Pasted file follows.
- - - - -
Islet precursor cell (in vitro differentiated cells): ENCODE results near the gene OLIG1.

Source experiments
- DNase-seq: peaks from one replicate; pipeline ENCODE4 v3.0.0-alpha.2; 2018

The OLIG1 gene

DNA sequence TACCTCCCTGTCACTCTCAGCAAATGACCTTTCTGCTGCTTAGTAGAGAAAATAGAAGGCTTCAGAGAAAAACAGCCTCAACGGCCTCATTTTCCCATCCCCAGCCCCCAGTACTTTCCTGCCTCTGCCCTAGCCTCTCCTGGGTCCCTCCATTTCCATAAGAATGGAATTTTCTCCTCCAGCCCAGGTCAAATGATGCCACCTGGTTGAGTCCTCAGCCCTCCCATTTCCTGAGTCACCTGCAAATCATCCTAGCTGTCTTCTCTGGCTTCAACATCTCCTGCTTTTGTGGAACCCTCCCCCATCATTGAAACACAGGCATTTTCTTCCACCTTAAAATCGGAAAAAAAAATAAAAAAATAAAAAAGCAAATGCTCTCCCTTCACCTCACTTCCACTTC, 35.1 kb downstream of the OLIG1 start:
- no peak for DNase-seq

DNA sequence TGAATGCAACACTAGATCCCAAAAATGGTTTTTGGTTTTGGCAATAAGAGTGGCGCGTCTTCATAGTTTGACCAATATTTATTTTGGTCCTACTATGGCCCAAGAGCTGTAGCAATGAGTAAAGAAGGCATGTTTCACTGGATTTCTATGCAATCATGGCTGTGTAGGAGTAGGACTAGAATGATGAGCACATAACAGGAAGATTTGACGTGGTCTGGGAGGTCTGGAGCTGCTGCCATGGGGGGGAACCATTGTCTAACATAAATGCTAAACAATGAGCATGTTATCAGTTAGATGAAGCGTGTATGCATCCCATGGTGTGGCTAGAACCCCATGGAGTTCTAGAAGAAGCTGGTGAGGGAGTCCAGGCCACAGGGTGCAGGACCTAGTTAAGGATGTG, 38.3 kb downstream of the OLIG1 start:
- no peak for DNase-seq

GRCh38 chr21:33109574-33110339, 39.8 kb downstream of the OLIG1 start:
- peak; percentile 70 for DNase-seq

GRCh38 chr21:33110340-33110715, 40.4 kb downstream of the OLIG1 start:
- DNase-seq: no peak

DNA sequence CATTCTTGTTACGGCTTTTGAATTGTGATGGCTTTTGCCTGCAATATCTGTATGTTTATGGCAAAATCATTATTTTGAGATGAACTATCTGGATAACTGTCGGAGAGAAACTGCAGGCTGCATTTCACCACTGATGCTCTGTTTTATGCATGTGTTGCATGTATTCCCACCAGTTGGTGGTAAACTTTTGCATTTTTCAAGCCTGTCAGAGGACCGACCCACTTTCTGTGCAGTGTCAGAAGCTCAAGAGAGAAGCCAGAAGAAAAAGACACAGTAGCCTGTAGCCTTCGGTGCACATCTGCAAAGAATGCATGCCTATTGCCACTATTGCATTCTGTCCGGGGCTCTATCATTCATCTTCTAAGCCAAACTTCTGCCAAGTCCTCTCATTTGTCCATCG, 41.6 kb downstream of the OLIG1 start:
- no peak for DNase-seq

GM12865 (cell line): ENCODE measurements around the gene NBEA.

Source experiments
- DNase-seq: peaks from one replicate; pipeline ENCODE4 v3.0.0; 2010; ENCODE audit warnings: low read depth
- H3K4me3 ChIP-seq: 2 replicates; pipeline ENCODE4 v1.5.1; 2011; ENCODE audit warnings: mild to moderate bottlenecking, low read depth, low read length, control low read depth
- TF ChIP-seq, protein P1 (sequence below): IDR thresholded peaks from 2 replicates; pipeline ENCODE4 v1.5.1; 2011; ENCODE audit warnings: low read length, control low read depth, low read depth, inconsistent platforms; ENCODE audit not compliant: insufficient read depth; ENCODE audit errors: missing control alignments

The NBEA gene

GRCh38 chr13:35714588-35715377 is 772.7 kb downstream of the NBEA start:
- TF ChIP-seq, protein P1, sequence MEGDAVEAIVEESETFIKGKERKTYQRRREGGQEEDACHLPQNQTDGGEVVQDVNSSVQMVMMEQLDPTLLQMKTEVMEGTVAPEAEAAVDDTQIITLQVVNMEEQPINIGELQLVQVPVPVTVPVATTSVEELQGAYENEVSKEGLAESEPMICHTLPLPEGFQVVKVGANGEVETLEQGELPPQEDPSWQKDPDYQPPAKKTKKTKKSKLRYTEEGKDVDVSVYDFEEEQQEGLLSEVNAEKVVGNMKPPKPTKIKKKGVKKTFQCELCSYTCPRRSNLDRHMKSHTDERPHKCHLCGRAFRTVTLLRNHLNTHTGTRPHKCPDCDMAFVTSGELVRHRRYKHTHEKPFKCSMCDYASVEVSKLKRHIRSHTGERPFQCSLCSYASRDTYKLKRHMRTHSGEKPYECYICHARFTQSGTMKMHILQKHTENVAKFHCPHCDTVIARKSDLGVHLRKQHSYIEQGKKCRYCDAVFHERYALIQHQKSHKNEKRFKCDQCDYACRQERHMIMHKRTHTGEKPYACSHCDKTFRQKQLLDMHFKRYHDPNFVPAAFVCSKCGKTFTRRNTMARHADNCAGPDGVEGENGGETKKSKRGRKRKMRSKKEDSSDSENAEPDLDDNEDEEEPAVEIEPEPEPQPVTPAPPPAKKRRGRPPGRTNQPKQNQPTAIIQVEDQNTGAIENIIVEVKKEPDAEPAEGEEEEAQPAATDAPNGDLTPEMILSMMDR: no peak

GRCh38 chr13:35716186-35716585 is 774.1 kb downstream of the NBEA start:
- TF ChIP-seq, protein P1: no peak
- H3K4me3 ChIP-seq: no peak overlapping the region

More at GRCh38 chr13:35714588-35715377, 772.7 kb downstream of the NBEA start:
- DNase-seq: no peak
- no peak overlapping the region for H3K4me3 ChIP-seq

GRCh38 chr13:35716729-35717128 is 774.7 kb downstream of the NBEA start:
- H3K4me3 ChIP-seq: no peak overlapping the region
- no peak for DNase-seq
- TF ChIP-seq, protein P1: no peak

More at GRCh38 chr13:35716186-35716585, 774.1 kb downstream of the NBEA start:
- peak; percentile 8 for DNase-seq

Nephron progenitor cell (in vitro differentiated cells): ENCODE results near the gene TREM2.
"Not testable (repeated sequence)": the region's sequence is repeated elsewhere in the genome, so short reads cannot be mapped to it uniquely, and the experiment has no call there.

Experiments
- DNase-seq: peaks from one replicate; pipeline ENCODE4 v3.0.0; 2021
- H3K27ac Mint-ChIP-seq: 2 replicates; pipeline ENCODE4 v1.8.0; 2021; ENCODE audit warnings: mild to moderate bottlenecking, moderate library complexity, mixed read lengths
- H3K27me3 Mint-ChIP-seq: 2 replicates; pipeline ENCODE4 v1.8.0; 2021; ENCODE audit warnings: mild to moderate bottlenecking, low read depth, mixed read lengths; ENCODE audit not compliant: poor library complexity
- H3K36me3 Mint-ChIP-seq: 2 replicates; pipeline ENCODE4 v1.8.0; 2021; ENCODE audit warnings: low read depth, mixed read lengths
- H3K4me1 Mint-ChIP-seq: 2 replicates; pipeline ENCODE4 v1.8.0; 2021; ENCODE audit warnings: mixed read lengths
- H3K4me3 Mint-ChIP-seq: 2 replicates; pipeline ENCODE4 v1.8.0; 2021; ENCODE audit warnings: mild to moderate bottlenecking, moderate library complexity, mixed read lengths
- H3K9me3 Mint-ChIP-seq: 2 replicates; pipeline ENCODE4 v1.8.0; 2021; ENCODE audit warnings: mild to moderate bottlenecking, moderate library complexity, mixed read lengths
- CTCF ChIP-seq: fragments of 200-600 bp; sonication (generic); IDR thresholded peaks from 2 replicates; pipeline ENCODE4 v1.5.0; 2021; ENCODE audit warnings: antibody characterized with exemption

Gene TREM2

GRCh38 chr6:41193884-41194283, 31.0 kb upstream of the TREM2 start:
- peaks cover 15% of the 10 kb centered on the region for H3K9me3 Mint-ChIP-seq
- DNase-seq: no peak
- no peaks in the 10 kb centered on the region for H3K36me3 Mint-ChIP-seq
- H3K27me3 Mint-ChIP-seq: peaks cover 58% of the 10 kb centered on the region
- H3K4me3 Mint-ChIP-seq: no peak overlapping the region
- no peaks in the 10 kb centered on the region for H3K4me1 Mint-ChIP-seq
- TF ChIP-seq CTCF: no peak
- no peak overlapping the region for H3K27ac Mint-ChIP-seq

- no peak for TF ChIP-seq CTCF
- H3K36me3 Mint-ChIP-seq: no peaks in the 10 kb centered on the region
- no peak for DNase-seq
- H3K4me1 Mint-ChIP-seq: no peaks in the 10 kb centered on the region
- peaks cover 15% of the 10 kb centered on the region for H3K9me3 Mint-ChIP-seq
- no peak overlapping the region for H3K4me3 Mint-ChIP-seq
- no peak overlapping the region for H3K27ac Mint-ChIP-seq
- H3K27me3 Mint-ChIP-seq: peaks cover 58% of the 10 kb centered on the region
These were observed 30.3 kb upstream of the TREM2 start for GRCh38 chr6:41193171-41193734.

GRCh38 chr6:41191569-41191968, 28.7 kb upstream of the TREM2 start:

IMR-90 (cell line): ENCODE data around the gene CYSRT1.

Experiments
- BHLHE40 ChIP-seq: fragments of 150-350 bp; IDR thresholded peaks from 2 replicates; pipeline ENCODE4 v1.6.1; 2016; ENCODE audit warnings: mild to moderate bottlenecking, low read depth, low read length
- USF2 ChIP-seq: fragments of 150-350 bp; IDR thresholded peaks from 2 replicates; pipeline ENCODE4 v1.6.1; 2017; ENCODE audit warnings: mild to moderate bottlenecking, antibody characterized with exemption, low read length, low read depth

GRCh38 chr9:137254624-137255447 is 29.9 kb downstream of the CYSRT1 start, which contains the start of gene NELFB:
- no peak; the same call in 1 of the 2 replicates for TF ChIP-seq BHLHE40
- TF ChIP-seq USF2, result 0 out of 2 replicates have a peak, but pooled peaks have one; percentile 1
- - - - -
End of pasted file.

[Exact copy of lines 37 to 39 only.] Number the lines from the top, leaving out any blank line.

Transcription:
Experiments
- DNase-seq: peaks from one replicate; pipeline ENCODE4 v3.0.0; 2021
- H3K27ac Mint-ChIP-seq: 2 replicates; pipeline ENCODE4 v1.8.0; 2021; ENCODE audit warnings: mild to moderate bottlenecking, moderate library complexity, mixed read lengths